WASHINGTON – Although the new General Instruction of the Roman Missal has eliminated the use of the word “song” from the General Instruction promulgated just eight years earlier in favor of the word “chant,” don’t be so quick to ditch those hymnals.
The hymns that have been part and parcel of Catholic worship are likely to continue for some time to come.
“Our interpretation of ‘chant’ is in using the word ‘chant’ in a generic way, a translation of (the Latin) ‘cantus,’ ‘that which is sung,” said Father Richard Hilgartner, executive director of the U.S. bishops’ Secretariat for Divine Worship.
When the church uses “chant” in the General Instruction, Father Hilgartner told Catholic News Service, it is “really talking about what texts are sung, not the musical form.”
Of course, tell that to the blogosphere, home of rhetorical volleys back and forth on every issue, the new General Instruction included. “If it weren’t for the blogosphere, we wouldn’t be having this conversation,” Father Hilgartner told CNS. “We’d just be going about our work.”
On Nov. 27, the first Sunday of Advent, the new English translation of the third edition of the Roman Missal will begin to be used parishes in the United States, Canada and other English-speaking countries.
“It’s a very hot topic right now in the Catholic blogosphere,” said Jerry Galipeau, associate publisher at World Library Publications in the Chicago suburb of Franklin Park, Ill., and himself a liturgical music composer and a blogger on liturgical issues.
“There’s a camp that’s becoming entrenched, (saying) that the proper antiphons that are found in the missal are as essential to the liturgy as the reading, and no one would ever replace the proper antiphons with something else.”
In liturgical terms, “proper” refers to texts used for a particular day, feast or rite. Each Mass includes verses from Scripture as entrance antiphon and Communion antiphons. However, in current U.S. practice, they are most often used when there is no music for the Mass – and even then not always included – and, when included, almost always recited.
“It has been kind of been under the radar, it’s ebbed and flowed in history. Mass propers have been staples since the seventh century,” said Jeffrey Tucker, a proponent for the use of chant with the new missal. Tucker, who sings in a schola in Auburn, Ala., is a blogger, assistant editor of the journal Sacred Music, and publications director of the Church Music Association of America, a group Galipeau called “small but loud.”
After the Second Vatican Council in 1963 permitted the Mass to be celebrated in the vernacular, “there was a lot of confusion that followed,” Tucker said. “Pretty much there has been no effort (regarding chanted antiphons) in this direction since 1963 in the Catholic world.”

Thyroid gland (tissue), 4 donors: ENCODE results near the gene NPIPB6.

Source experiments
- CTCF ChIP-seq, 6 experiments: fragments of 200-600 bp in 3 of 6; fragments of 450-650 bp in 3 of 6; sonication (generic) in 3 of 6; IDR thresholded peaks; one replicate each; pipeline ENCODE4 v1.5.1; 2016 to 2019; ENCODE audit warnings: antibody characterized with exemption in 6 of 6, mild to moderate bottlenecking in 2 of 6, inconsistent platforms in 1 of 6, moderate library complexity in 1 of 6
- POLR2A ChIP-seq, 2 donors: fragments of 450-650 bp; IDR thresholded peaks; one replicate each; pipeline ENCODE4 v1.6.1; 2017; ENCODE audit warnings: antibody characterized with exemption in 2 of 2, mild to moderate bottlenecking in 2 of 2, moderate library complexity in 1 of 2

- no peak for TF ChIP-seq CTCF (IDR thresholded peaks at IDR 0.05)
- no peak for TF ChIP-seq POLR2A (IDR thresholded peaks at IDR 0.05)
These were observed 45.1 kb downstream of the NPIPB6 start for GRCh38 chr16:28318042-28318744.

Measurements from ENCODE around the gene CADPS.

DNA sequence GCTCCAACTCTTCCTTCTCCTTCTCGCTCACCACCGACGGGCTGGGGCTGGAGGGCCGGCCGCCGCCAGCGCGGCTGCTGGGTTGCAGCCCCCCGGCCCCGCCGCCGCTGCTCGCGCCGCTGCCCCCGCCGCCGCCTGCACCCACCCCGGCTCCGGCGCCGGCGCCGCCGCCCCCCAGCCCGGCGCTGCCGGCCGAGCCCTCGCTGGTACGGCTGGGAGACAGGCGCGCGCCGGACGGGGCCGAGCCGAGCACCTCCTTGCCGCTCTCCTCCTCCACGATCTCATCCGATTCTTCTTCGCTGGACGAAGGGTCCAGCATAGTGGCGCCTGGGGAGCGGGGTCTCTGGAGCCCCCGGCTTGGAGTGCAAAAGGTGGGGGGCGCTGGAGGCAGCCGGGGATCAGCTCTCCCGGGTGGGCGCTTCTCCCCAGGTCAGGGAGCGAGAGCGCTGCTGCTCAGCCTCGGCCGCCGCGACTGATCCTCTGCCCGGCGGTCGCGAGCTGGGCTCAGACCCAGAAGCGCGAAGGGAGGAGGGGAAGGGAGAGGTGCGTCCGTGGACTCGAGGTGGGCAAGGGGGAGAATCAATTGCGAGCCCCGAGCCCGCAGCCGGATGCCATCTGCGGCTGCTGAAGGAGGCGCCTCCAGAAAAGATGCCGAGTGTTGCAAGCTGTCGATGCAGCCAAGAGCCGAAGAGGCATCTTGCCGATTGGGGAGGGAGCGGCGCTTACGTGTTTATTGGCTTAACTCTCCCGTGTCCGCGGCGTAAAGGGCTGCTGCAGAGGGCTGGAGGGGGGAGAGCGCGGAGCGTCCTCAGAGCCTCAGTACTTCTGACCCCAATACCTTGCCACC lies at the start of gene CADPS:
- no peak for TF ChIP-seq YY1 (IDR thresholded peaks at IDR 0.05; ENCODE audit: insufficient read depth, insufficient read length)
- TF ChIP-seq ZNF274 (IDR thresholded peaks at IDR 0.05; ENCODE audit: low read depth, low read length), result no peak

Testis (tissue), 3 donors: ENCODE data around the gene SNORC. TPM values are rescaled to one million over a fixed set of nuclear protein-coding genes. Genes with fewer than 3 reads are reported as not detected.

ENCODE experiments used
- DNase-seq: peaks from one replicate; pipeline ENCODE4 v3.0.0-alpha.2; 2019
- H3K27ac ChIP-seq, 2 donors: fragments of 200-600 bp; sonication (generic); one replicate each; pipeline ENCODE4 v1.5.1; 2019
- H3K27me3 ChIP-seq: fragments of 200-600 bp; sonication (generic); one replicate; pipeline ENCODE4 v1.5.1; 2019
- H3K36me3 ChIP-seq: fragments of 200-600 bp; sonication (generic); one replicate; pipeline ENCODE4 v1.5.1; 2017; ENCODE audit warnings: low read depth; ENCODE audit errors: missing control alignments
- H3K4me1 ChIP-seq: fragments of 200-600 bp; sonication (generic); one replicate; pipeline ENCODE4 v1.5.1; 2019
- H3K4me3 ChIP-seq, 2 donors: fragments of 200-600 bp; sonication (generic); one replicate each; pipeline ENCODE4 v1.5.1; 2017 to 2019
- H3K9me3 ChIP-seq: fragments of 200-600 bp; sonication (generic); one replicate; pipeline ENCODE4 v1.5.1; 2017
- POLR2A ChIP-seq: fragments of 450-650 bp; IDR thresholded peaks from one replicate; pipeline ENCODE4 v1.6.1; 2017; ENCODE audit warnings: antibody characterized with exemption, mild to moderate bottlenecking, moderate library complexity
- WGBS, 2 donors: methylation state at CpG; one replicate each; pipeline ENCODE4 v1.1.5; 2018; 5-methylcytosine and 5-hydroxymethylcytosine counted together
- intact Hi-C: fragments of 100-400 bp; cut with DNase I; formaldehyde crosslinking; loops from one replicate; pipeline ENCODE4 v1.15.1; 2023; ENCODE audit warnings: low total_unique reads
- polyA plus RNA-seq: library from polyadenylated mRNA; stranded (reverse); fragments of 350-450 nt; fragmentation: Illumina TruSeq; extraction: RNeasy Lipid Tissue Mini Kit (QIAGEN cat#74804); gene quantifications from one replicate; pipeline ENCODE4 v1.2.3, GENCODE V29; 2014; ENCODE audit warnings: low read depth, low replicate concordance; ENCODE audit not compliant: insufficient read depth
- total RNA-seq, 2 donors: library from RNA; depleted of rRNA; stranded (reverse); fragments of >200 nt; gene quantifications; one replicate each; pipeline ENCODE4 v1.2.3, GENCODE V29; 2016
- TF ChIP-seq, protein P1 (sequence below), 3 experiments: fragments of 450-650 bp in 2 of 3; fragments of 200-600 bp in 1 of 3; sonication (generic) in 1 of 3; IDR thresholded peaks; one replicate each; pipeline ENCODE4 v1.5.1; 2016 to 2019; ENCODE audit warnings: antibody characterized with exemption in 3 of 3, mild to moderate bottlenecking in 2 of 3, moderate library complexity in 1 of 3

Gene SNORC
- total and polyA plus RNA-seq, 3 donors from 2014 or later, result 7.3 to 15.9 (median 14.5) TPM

How music is used at Mass has evolved since Vatican II, according to Galipeau. He identified the 1970s as “when the terminology of the ‘four-hymn syndrome’ began to be challenged. Basically, it was ‘Music in Catholic Worship,’ the (U.S.) bishops’ first document on music after the council, that said it’s the acclamations at the Mass that have the priority – the Holy, the Eucharistic Acclamation. Instead of singing four hymns at Mass, we need to change our thought completely and sing the Mass.”
Father Hilgartner gave an example of how an antiphon could be interpreted musically. “If the antiphon that’s printed in the missal is Psalm 23, ‘The Lord is my shepherd,’ a legitimate use would be ‘The King of Love My Shepherd Is,’ which is a hymn.”
He added that at the Mass he celebrated earlier in the day of his CNS interview, “I used ‘Where Charity and Love Prevail.’ It’s chant, but it’s a hymn. There are those who want to turn this into a battle between chanted antiphons and strophic hymnody,” but the new General Instruction is “not that restrictive.”
Tucker said the Church Music Association of America has already published a book of English chants for schola use with sales of 1,400 copies, “which by any standard is a best-seller.” That figure would be dwarfed, though, by the number of copies of a hymnal like “Worship” or “Gather Comprehensive” in the pew racks of just a couple of large suburban parishes.
Galipeau, in a July 11 post in his “Gotta Sing Gotta Pray” blog, said that at his majority-black Chicago parish, “I just don’t think this whole argument about the singing of the propers will ever amount to a hill of beans to these parish people. The people have grown accustomed to singing hymns and songs at the entrance and at Communion from a wide variety of traditions. … A different antiphon every single Sunday might be a bit too challenging for Catholics.”
Tucker, in a July 13 post on his “Chant Café” blog, said that from his experiences with using chanted antiphons as Mass, “the people in the pews don’t rush up after Mass and say, ‘What a fantastic performance today, that was just what I needed!’ Instead, they find themselves thinking and praying through the performers and through the music toward eternity. … All we are saying is give propers a chance.”
Chant has a legitimate place in Catholic worship, Father Hilgartner said, but “there’s room for other legitimate cultural adaptations, which includes the form that music for liturgy takes.” He added the word “song” was removed from the new General Instruction of the Roman Missal because “it sounds secular, even when it’s preceded by ‘liturgical.’”
And what, if anything, preceded chant? “Likely, it was hymnody because it was memorable,” Father Hilgartner said. “St. Paul does that whole great hymn to Christ – ‘though he was in the form of God.’ Is that early hymnody? Is that used liturgically? We don’t really know. As one of my liturgy professors used to say, we’ve lost the videotape.”